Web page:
• 4 mintues Texas forced to have rolling brown outs. Not from downed power line , but because the wind energy turbines are frozen.
  • 7 minutes Forecasts for oil stocks.
  • 9 minutes Biden's $2 trillion Plan for Insfrastructure and Jobs
  • 13 minutes European gas market to 2040 according to Platts Analitics
  • 3 hours Simple question: What is the expected impact in electricity Demand when EV deployment exceeds 10%
  • 7 hours America's pandemic dead deserve accountability after Birx disclosure
  • 2 days Putin blocks Ukraine access to Black Sea after Joe blinks
  • 12 mins U.S. Presidential Elections Status - Electoral Votes
  • 3 days Today Biden calls for Summit with Putin. Will Joe apologize to Putin for calling him a "Killer" ?
  • 1 day Fukushima
  • 2 days So. Who's for Universal Basic Income?
  • 3 days Biden about to face first real test. Russia building up military on Ukraine border.
Dave Forest

Dave Forest

Dave is Managing Geologist of the Pierce Points Daily E-Letter.

More Info

Premium Content

Africa’s Largest Copper Major Suffering From Indecision

The mining industry got some much-welcomed good news late last week — from one of the world’s most important copper-producing centers.

And then, abruptly, had it taken away.

The place is the Democratic Republic of Congo, Africa’s most critical producer of copper and cobalt. Where the government appears to be having trouble making up its mind over mining rules. Related: A Market Collapse Is On The Horizon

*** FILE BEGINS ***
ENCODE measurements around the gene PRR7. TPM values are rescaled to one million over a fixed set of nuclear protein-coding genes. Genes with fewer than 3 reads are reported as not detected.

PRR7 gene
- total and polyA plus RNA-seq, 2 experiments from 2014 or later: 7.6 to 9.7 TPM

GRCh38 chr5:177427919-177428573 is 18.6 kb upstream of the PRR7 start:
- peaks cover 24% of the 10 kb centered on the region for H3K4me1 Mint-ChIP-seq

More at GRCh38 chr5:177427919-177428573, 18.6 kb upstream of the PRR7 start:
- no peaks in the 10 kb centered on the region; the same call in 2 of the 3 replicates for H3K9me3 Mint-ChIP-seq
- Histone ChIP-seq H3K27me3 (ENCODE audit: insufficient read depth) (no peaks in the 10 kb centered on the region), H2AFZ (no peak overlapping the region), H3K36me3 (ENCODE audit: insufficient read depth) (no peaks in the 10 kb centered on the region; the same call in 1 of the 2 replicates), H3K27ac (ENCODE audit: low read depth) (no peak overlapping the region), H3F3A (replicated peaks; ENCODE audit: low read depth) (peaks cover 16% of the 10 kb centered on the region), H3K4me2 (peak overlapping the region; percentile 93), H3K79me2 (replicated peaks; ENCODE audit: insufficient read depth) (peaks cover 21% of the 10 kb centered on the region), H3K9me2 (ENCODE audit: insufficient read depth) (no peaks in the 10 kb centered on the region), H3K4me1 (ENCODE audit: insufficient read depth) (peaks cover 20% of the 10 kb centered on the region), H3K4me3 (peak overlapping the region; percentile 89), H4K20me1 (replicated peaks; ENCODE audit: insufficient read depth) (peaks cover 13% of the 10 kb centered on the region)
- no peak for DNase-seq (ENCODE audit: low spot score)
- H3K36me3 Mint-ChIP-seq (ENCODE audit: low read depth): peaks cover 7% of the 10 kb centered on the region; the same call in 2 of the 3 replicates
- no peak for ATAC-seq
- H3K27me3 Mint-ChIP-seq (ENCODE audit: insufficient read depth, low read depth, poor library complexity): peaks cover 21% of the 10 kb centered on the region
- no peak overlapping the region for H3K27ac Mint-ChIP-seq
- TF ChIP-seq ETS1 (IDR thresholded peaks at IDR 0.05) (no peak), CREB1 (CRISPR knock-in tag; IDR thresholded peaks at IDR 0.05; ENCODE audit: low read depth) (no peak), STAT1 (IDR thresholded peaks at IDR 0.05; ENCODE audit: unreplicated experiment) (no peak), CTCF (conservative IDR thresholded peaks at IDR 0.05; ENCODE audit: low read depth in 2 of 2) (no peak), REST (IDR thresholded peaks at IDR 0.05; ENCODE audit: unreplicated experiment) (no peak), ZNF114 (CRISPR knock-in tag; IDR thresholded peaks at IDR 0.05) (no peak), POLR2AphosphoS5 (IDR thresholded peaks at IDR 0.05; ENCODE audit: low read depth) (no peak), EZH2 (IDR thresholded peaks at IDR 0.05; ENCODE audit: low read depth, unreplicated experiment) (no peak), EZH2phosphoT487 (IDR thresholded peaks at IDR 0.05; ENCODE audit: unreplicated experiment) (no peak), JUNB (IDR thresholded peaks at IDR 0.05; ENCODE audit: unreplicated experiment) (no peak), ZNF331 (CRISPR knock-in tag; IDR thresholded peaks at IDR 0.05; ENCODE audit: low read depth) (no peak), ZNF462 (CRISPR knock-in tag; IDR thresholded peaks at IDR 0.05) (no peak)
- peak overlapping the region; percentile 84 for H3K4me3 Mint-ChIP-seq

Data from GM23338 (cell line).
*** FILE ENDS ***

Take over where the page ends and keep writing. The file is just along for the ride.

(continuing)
The apparent good news from the DR Congo came last Wednesday. When the country’s mines minister, Martin Kabwelulu, announced that officials had decided to scrap a proposed revision of the national mining laws.

Kabwelulu told attendees at the Mining Indaba in Cape Town, South Africa that the government had decided to stick with its current mining code. Apparently ending a three-year review process — where officials had threatened to increase taxes and royalties.

But the relief in the African copper sector didn’t last long. With Reuters reporting the next day that other members of the DR Congo mines ministry are continuing to say the mining law review is still ongoing. Related: If A Cut Is Going To Come It Won’t Be From OPEC

The news service cited an email sent to NGO Global Witness. Where the chief of staff for the mines minister said that the comments at the Indaba simply mean the old contact regime will stay in place until a new one is introduced.

The email stated that “The government of the Democratic Republic of Congo has not renounced revising the mining code. Quite the contrary.”

That strong wording makes it sound like the mining law review is still very much in motion. Although it’s possible this is simply posturing for observers at Global Witness — who had objected to the government dropping its pursuit of higher takes from mining. Related: In Spite Of Its Vast Oil Reserves, Cuba Fails To Woo Investors

The next moves here will be telling — with the revised mining law having been submitted to the DR Congo’s parliament last March, but not yet approved. Watch for further announcements on a yea or nay here.

Here’s to making up your mind,

By Dave Forest

More Top Reads From Oilprice.com:


Download The Free Oilprice App Today

Back to homepage





Leave a comment

Leave a comment




Oilprice - The No. 1 Source for Oil & Energy News